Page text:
Whatever goals you seek to attain, I hope you do it with intelligence and wisdom. There will be many times in your future when you will reflect on your past, and you will realize that all the years spent on studying and learning were not in vain.
The U.S. Open is coming to Bethpage. Great! Oh wait – more traffic, closed roads, a longer commute to work and more people on an already over populated Long Island. Uhhh.
Golf Digest is hosting a U.S. Open Challenge prior to the event. Justin Timberlake, Michael Jordan, Ben Roethlisberger and a contest winner will be in Bethpage to play the Black Course and take part in the challenge. Again, more traffic and congestion. Wait – I can go? Great. Media credentials for myself and another Anton Newspapers editor – priceless.
The good news is that Long Island Republicans are coming back into control of the Senate and will have the ability to stop bad legislation, as well as having the leverage to force more State money (our fair share) to our schools, towns, and villages. We saw this when our school districts received record State school aid during the last five years. The MTA bailout legislation, which was passed this May, is a payroll tax that is unfair and devastating to Long Island businesses, taxpayers and consumers. This legislation never would have passed if the Republicans controlled the New York State Senate these past five months. This is an example of the checks and balances that a Republican-controlled Senate provides. The MTA bailout (which I voted against and which the Democrats forced upon us) makes it even more difficult and expensive for businesses, school districts, towns, villages, municipalities and even not-for-profits to operate. I am disappointed that the New York City Democrats, who control the Assembly and the Senate, knew that this would further increase already unsustainable property taxes and yet they still went ahead with it anyway. It is only one example of bad legislation, tax and fee increases, and other expensive measures that Long Island has been forced to endure. If you ever needed a reason to support a change in New York State to Republican leadership, this is it.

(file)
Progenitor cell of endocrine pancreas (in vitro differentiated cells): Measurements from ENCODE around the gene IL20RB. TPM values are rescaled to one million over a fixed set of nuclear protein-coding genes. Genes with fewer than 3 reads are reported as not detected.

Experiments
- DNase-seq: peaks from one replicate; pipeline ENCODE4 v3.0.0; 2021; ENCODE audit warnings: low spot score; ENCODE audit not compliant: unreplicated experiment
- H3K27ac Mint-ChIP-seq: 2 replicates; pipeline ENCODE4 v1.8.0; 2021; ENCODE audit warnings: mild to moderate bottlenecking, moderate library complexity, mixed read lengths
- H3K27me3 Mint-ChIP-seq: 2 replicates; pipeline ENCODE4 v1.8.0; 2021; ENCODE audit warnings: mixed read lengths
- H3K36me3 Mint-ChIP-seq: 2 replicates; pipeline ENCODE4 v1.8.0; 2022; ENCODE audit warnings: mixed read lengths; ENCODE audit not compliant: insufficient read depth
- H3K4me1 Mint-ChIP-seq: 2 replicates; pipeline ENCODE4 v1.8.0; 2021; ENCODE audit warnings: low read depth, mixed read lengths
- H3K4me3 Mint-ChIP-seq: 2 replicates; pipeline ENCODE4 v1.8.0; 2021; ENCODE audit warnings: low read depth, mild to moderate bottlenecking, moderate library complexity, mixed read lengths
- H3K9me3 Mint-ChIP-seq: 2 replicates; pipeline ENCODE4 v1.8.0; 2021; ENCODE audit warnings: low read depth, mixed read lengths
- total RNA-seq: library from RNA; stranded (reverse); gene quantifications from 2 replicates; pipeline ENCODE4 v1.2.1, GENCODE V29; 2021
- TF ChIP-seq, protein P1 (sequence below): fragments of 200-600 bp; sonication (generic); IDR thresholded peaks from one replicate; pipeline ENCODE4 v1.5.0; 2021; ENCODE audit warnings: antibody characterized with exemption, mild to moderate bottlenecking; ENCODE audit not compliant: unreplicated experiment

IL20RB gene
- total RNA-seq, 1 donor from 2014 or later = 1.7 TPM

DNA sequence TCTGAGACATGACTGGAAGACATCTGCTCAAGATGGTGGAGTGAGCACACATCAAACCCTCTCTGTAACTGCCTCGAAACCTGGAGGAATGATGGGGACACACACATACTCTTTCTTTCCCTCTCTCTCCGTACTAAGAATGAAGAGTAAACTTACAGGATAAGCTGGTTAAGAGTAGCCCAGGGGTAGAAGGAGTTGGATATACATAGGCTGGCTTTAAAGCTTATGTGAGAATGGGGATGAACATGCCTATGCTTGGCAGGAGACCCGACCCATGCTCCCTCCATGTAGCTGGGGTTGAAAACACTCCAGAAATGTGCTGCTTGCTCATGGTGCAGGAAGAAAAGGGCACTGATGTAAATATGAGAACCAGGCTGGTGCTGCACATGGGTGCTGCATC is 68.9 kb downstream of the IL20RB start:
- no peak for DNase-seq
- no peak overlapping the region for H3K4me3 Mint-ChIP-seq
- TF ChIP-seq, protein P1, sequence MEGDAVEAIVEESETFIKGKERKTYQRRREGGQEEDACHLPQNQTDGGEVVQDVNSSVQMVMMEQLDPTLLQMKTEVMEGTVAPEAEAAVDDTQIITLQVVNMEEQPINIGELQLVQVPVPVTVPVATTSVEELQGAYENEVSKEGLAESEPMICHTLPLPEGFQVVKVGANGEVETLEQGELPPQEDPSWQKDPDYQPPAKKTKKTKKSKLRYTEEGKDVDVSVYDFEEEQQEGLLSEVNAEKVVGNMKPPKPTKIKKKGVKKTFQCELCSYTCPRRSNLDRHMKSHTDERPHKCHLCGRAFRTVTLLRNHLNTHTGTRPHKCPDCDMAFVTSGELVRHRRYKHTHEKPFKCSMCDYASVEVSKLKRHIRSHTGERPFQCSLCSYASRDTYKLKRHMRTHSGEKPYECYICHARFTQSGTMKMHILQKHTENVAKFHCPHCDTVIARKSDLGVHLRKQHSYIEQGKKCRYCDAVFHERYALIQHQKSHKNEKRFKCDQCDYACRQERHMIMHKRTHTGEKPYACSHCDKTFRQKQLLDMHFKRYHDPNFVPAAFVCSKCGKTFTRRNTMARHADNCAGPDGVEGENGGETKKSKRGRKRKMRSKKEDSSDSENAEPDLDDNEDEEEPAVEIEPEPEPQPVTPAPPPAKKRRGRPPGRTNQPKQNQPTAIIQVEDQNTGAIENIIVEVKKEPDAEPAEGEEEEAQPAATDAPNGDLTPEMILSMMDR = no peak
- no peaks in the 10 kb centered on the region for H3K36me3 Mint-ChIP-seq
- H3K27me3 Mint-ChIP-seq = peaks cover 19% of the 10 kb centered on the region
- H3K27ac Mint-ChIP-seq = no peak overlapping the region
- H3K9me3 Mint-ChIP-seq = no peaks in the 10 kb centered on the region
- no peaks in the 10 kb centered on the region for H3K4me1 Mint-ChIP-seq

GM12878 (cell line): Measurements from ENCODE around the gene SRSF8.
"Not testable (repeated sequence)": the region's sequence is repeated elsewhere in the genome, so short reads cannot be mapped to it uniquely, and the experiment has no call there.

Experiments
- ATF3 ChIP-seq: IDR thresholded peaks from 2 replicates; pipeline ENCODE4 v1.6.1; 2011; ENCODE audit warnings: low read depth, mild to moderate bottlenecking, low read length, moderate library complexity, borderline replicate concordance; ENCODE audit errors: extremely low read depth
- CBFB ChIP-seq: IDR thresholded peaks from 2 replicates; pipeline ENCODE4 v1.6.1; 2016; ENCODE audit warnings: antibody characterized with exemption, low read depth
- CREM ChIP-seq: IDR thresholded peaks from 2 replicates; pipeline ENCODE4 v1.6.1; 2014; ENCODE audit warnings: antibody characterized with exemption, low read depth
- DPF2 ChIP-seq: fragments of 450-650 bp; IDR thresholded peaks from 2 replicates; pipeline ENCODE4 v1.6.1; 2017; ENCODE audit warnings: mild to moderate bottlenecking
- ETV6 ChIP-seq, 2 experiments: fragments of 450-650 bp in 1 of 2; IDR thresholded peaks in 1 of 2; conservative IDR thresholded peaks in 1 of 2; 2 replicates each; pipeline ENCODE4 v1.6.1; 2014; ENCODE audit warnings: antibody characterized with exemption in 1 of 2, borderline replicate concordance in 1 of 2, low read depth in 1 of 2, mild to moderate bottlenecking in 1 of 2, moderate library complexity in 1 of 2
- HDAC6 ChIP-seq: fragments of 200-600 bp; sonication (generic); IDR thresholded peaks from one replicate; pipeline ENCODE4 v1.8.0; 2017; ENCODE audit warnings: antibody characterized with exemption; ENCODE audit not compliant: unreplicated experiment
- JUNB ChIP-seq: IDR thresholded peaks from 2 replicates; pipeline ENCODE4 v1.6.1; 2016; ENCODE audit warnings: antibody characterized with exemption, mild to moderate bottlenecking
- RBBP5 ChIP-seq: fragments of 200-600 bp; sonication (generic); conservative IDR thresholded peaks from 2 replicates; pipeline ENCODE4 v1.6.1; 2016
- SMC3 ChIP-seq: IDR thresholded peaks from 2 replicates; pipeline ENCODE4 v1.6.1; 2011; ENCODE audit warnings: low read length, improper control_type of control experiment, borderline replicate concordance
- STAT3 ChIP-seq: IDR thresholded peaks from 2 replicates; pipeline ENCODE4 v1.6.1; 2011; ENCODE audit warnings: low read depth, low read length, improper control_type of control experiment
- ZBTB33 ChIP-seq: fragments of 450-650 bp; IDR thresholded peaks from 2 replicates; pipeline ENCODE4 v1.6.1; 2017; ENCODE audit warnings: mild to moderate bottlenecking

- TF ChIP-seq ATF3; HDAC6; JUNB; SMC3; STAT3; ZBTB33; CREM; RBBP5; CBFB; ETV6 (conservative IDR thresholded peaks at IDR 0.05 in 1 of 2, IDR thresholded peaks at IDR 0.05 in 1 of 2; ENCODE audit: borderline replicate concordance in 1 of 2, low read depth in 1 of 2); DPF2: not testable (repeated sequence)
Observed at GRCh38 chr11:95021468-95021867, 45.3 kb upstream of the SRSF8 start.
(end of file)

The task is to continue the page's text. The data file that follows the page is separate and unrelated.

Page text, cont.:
Upon learning that, for the duration of the U.S. Open, the Long Island Rail Road parking lot in Farmingdale was going to be closed to the people who pay to park there so as to allow the people from the U.S. Open to park, I wrote a letter complaining that the people traveling to Bethpage for the Open are more important to the Village of Farmingdale than the people who live in the area and pay for the “privilege” of parking near the train station. The response I received in no way addressed my concerns.
We are dismayed to learn that Governor Paterson has passed a law to retroactively cut a college student’s grant, and to do so without even alerting the family of the change. NYS revised TAP regulations (NYS Educational Law section 663 Part F) require applicants to add state, local and federal pensions to determine a student’s college grant to the state form. This change took back a promise of $4,300 in college grant money from just one year of our daughter’s college education.